If Comrie and Lowe can set aside their differences, get around what was and focus on what might be, maybe fans should do likewise and give it a chance.

Pulling it off would be one helluva story, no?

— Listen to Robin Brownlee every Thursday from 4 to 6 p.m. on Just A Game with Jason Gregor on Team 1260.

  • Matthew Hanson

    @ Matthew Hanson:
    @ Matthew Hanson:
    The reason why is that we already have too many small of players on our team, and how does this honestly help our PK.(which a lot of people are talking about anyways) Plus what happens if Mike Comrie actually does suck this season, from Heatley to Comrie, that is just sad my friends.

  • The Menace

    @ scorecoff hemmercules:
    I'm with you. Mike's going to play his a$$ off this year to earn a contract for next year. He doesn't want to go through another off season with no one knocking on his door. I like this signing, I just wonder where everyone's going to go.

  • Ender the Dragon

    dyckster wrote:

    This may have been discussed before, but does anyone think Quinn/Renney had any input with respect to this signing?

    The only hope I still cling to is that they didn't (Tambo either) and they're mad as hell. That's the only thing I have left . . .

    Oh, who am I kidding. This is one small step sideways for man, one giant leap sideways for Oilerkind. We ain't worse; we just ain't better, either.

  • kingsblade

    Ender the Dragon wrote:

    @ kingsblade:
    If you’re talking about rolling 2 scoring lines, a checking line, and a goon/energy line, that’s pretty much every team in the NHL. Why all the detail on what kind of minutes? Why not just write:
    Penner – Gagner – Hemsky
    Cogliano – Comrie – Nilsson
    O’Sullivan – Horcoff – Pisani
    Moreau – Pouliot – Brule – Jacques – Stortini

    If you actually read the post you might have caught the part where I suggest that the Horcoff line is NOT a checking line.

    If the most constructive comment you have stems from ignoring an important part of my post and making an inapplicable asinine comment then please don't bother.


  • Tull


    As much as I love giving you the gears – and I do love it – I have to give credit where it is due.

    You called it early, you kept with the story, and you broke it. You might not care about earning respect, but you got it from me now.

    I just don't understand what this move accomplishes. It doesn't allow the younger guys to develop, it doesn't push you over the top to a playoff team, and it doesn't address Tambellini's claim to get tougher and grittier. I don't see the logic.

  • The Menace

    ronaldo wrote:

    Matthew Hanson wrote:
    @ Matthew Hanson:
    @ Matthew Hanson:
    How many of you are there????

    I think he's the little one that plays the drums on Mmmbop.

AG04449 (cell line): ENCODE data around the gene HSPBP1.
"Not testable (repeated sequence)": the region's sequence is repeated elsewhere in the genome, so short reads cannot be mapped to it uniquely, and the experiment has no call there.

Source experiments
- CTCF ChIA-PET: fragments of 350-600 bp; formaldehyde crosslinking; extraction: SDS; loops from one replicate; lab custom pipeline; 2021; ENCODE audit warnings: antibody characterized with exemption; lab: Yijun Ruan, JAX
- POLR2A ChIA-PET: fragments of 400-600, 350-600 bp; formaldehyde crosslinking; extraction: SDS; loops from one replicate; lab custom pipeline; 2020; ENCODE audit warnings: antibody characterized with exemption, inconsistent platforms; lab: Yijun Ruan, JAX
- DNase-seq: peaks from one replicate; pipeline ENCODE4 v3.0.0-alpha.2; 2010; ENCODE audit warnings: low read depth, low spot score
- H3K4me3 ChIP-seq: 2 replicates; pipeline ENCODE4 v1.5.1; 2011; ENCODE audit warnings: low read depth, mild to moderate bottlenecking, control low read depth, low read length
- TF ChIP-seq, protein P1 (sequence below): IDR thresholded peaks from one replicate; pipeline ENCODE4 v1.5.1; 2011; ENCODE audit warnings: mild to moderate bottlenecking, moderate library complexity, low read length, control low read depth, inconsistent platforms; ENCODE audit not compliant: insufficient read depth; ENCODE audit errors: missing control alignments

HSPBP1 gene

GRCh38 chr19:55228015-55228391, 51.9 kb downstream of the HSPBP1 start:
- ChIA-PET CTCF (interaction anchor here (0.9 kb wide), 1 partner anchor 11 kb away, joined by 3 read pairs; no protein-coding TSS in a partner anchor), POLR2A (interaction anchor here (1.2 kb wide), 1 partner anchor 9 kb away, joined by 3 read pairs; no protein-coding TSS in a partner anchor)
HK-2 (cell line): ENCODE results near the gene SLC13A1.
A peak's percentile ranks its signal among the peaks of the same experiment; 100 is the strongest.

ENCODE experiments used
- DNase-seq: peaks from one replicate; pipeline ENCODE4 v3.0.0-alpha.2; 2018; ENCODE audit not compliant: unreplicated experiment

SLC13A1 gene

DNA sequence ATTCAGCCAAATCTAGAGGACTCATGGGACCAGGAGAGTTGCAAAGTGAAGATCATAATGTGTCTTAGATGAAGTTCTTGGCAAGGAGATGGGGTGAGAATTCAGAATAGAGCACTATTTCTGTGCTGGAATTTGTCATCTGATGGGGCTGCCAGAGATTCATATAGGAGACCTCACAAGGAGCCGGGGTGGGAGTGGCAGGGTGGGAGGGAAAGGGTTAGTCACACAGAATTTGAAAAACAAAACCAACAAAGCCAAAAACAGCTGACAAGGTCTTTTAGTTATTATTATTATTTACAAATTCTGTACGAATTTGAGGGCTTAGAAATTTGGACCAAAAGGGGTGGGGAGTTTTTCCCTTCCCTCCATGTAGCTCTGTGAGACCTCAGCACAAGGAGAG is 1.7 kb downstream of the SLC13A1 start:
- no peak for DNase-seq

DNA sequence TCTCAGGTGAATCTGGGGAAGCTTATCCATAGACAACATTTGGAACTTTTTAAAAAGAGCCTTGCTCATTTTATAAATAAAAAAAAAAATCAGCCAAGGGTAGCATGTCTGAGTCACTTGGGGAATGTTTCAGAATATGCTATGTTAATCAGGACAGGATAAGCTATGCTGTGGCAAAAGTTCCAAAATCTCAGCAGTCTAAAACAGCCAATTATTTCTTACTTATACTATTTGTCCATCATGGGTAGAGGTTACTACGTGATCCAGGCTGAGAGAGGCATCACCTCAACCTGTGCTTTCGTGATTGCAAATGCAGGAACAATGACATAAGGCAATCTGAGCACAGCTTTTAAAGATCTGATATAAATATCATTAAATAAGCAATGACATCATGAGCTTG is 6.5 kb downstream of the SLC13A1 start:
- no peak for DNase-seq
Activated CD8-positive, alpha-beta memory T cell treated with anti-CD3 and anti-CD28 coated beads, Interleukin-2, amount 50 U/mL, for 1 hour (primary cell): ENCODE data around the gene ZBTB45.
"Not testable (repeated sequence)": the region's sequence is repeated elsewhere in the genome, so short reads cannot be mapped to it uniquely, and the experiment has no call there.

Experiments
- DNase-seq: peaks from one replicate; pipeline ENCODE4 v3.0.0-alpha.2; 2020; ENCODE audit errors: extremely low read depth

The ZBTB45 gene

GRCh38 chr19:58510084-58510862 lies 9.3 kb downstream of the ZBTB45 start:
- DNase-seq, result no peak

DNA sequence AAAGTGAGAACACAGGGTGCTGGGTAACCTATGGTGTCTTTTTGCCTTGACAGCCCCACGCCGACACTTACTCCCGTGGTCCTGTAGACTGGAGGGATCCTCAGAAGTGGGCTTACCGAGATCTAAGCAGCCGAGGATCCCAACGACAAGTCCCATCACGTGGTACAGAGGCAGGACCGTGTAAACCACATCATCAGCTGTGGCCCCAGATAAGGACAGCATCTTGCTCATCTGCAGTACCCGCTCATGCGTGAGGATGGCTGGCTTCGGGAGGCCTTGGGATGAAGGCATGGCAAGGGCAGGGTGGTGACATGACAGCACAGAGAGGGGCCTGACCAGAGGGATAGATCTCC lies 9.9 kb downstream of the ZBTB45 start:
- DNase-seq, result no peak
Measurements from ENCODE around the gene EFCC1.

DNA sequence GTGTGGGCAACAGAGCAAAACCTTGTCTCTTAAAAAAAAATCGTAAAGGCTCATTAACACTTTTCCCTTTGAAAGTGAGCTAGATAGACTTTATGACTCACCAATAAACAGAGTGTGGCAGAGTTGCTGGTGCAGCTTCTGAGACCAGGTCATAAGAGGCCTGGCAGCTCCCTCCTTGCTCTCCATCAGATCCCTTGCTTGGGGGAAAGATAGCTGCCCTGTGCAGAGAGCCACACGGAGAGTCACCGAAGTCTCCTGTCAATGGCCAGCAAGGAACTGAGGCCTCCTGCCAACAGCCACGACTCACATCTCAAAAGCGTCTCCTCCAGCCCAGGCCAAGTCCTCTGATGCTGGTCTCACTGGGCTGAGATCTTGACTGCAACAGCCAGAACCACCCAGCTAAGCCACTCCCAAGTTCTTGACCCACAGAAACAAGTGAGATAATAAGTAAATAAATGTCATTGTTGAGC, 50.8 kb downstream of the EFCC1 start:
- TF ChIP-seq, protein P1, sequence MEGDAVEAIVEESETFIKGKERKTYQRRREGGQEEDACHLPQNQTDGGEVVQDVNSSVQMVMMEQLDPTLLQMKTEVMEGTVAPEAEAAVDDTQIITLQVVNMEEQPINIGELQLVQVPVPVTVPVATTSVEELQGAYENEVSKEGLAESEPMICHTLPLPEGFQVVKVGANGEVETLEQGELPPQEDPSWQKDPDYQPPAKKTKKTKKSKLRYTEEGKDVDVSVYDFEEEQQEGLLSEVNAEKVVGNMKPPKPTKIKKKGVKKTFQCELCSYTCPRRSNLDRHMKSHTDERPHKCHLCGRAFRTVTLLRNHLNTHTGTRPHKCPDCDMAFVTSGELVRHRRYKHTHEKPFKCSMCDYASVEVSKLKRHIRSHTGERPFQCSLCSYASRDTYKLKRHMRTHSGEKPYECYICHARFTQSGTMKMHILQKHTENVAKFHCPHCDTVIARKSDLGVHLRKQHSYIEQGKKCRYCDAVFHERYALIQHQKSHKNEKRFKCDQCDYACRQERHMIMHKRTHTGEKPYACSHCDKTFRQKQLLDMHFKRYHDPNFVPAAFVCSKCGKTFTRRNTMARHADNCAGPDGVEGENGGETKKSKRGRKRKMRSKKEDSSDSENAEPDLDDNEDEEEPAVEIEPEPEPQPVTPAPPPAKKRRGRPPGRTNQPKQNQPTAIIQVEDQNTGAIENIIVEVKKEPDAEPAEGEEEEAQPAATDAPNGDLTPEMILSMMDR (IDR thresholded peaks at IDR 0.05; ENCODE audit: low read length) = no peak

• Ender the Dragon

    @ kingsblade:
    I'm not trying to be an asshat; I just don't understand what you're proposing. You say you'd run the Horcoff line 'in any and all situations' but then go on to say that you'd run your two scoring lines 'against weaker minutes whenever possible', with Comrie's line playing 'the easiest minutes available'. When I suggested that sounded like you'd be looking at who was out there, determining the strength of the opposition, and then putting out the appropriate line (ie. line-matching), you said that it wasn't.

    Again, I'm not interested in picking a fight or sparring; you asked for comments and feedback. I just need to understand how you propose Quinn distribute 60 minutes between these four lines.

  • Mr. Hawk E

    If Mike Comrie doesn't work out, why don't we hire a couple of guys from the Stars on Ice,

    Oh yes and to my Buddy The Menace, I just want to tell you in all honesty I never met you but damn you seem sexy to me!!!! Hey want a cherry.

  • RossCreek

    Mr. Hawk E wrote:

    Oh yes and to my Buddy The Menace, I just want to tell you in all honesty I never met you but damn you seem sexy to me!!!! Hey want a cherry.

    Ummm….. what kind of sight is this?
    *checks to see if mom is reading over your shoulder*

  • kingsblade

    Ender the Dragon wrote:

    When I suggested that sounded like you’d be looking at who was out there, determining the strength of the opposition, and then putting out the appropriate line (ie. line-matching), you said that it wasn’t.

    You suggested no such thing. You suggested that my post required "extreme" line matching. I responded that it did not require extreme line matching, and reasoned further that it did not, because the important element of the matching merely required using the Horcoff line in tough minutes.

    Please tell me where I denied line matching? I explicitly encouraged line matching while denying my suggestion to be an extreme example.

    We have quotes from Quinn which suggest he is willing to match lines if necessary. There is plenty of reason to believe that he would be very much in favor of having a similar line to rely on when necessary.

  • Butch

    jeff wrote:

    @ Butch:
    In E-Town

    Hey Jeff, I'm a NY'er but bleed the Copper & Blue (even though I want them to go back to the old colors) & I'm also a Rangers fan.

    I'm an adopted Edmontonian & come out there a couple of times a season. I have a lot of great friend out there. And DAMN the Women are hot as hell there! haha

  • The Menace

    Mr. Hawk E wrote:

    Oh yes and to my Buddy The Menace, I just want to tell you in all honesty I never met you but damn you seem sexy to me!!!! Hey want a cherry.

    I'm not sure where this came from, but frankly, I'm not surprised. My only surprise is that it has taken someone this long to state this publiclly.
    *bows modestly

  • Ender the Dragon

    @ kingsblade:
    So we're arguing semantics; fine, I withdraw the word extreme. I don't care that much. It's a fine theory. I just don't see Quinn adopting it as a system is all. Maybe he'll surprise me.

  • kingsblade

    @ Ender the Dragon:
    It isn't really just semantics when the addition of that word entirely changes the implication of you statement. Please don't pretend I am being unreasonable in thinking that the two statements are vastly different.